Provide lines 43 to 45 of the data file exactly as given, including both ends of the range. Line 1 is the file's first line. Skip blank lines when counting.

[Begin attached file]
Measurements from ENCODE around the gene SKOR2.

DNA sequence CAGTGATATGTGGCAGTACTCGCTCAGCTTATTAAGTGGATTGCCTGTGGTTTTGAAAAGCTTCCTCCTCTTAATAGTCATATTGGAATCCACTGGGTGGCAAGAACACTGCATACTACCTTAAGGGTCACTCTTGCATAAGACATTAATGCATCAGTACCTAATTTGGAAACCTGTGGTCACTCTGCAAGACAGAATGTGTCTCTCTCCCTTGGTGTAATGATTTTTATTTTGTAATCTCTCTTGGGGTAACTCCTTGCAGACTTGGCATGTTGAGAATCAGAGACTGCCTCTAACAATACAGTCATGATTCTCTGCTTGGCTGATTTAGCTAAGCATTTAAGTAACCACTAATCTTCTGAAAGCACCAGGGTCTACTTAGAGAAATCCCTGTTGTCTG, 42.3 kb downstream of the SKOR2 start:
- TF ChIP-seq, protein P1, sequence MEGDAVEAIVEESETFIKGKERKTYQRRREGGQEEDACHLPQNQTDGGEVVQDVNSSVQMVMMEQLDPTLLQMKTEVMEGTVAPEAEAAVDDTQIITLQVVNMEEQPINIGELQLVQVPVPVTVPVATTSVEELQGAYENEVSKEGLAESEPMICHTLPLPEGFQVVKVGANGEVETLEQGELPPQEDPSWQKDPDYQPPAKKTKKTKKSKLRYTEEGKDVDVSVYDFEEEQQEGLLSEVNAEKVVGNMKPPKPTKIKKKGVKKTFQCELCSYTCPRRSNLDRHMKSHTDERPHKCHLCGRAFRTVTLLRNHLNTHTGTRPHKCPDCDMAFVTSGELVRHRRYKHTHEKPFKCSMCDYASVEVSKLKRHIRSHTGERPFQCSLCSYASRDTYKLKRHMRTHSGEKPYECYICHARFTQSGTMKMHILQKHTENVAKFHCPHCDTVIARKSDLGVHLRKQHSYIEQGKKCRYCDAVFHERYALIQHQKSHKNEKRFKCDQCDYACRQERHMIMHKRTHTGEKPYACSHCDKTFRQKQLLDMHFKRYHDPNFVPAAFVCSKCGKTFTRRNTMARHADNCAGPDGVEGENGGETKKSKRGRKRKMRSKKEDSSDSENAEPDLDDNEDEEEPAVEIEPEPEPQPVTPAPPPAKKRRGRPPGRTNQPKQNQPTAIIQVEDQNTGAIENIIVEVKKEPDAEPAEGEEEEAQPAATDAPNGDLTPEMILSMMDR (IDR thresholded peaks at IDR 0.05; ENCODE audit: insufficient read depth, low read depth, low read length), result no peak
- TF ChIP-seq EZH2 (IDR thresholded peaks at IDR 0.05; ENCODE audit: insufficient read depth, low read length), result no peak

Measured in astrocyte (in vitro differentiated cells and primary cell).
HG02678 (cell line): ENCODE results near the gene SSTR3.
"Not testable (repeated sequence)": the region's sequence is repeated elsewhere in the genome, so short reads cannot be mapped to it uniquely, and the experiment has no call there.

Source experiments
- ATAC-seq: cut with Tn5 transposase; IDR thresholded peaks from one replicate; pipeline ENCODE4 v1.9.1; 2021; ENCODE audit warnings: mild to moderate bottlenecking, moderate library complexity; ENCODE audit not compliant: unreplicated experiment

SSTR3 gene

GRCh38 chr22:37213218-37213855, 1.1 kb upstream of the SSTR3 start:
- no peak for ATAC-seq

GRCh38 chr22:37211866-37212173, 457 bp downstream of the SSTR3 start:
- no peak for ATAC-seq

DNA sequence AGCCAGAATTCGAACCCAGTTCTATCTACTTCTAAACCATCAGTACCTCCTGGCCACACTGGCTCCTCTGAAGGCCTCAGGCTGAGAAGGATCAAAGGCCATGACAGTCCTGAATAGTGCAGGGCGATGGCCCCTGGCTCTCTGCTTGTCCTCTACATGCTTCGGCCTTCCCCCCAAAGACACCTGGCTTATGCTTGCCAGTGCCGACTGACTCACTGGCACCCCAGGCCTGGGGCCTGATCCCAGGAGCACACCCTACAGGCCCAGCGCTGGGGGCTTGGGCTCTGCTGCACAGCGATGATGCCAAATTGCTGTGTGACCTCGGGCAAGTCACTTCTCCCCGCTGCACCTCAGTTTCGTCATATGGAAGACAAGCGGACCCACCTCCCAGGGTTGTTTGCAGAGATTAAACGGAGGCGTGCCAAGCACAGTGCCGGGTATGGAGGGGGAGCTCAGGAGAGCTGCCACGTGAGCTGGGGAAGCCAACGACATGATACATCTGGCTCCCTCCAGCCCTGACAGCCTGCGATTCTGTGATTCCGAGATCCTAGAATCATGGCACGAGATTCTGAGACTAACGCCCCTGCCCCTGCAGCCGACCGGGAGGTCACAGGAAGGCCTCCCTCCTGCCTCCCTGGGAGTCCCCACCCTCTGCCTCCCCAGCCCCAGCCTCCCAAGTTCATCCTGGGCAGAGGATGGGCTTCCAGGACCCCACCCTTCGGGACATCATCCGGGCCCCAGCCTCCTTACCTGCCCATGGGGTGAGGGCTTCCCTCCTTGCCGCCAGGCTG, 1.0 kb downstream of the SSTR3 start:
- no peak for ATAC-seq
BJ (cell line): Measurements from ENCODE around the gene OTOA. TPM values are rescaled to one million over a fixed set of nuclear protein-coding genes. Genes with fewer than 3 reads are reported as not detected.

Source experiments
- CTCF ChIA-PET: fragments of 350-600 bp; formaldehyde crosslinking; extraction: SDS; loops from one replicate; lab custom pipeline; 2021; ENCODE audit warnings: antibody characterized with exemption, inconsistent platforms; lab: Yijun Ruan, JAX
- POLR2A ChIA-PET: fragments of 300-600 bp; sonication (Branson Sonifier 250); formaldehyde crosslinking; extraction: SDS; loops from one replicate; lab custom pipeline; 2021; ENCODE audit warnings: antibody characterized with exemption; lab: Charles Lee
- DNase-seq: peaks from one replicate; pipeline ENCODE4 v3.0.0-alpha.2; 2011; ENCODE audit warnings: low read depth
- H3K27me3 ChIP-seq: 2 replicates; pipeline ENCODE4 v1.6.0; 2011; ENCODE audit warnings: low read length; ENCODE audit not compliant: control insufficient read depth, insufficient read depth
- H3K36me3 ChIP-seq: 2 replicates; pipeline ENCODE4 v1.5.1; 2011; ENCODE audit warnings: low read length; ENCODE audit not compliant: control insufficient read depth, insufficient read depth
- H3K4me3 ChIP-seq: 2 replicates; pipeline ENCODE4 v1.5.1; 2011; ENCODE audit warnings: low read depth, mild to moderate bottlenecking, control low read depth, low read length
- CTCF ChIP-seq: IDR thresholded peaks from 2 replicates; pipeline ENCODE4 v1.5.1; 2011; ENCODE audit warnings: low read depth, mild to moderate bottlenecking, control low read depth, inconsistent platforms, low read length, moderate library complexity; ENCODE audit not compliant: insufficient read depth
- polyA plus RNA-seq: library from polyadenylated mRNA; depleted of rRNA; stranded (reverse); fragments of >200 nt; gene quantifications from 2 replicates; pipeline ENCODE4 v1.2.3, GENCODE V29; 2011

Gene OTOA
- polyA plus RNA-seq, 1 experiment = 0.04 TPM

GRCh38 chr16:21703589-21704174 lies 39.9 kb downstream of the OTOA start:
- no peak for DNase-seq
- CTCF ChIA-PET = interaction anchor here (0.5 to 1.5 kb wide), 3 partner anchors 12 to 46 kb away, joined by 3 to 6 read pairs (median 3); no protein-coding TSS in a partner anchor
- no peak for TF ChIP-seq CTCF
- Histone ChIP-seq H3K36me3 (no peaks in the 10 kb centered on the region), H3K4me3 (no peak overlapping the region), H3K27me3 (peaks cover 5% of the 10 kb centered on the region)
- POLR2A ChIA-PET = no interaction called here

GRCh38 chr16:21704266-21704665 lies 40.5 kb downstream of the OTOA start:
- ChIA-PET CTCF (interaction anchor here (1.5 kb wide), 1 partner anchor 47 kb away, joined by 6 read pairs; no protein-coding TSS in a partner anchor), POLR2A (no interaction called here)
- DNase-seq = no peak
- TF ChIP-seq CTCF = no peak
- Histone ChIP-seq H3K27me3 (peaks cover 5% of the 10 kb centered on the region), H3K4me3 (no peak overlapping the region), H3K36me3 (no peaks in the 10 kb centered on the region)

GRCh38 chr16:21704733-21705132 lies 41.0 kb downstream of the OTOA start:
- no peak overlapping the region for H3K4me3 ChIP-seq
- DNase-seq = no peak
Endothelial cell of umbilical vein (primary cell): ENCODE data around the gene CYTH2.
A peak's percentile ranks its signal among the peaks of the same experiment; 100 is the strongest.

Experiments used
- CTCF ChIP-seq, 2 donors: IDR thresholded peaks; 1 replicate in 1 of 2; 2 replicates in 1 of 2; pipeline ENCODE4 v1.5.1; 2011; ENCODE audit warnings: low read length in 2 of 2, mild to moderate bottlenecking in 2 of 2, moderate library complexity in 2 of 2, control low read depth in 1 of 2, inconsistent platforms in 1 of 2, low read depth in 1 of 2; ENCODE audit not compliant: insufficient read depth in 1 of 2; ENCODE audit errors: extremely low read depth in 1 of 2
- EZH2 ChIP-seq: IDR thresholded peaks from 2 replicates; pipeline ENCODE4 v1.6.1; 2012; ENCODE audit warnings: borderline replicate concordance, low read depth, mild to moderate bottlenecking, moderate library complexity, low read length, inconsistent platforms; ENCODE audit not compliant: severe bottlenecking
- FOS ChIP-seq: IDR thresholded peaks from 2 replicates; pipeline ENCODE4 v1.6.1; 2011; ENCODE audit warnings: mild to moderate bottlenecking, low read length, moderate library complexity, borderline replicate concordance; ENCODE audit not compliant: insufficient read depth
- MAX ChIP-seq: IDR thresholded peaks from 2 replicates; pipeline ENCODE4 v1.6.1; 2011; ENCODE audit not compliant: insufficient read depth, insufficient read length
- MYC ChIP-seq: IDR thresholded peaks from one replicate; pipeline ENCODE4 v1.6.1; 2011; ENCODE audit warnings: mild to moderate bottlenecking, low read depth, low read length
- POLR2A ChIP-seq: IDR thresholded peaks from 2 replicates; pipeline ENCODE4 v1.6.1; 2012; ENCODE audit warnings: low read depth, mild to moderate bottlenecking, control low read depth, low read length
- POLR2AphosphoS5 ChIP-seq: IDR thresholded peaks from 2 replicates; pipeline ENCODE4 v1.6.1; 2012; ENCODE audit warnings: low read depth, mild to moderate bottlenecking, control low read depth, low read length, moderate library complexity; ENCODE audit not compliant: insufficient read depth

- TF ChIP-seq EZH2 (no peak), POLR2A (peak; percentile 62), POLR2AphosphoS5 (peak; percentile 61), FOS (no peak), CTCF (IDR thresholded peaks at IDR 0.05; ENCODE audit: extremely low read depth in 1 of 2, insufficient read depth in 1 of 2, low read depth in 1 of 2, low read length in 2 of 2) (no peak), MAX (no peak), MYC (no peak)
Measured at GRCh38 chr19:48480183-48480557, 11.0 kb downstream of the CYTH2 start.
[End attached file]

Endothelial cell of umbilical vein (primary cell): ENCODE data around the gene CYTH2.
A peak's percentile ranks its signal among the peaks of the same experiment; 100 is the strongest.

Experiments used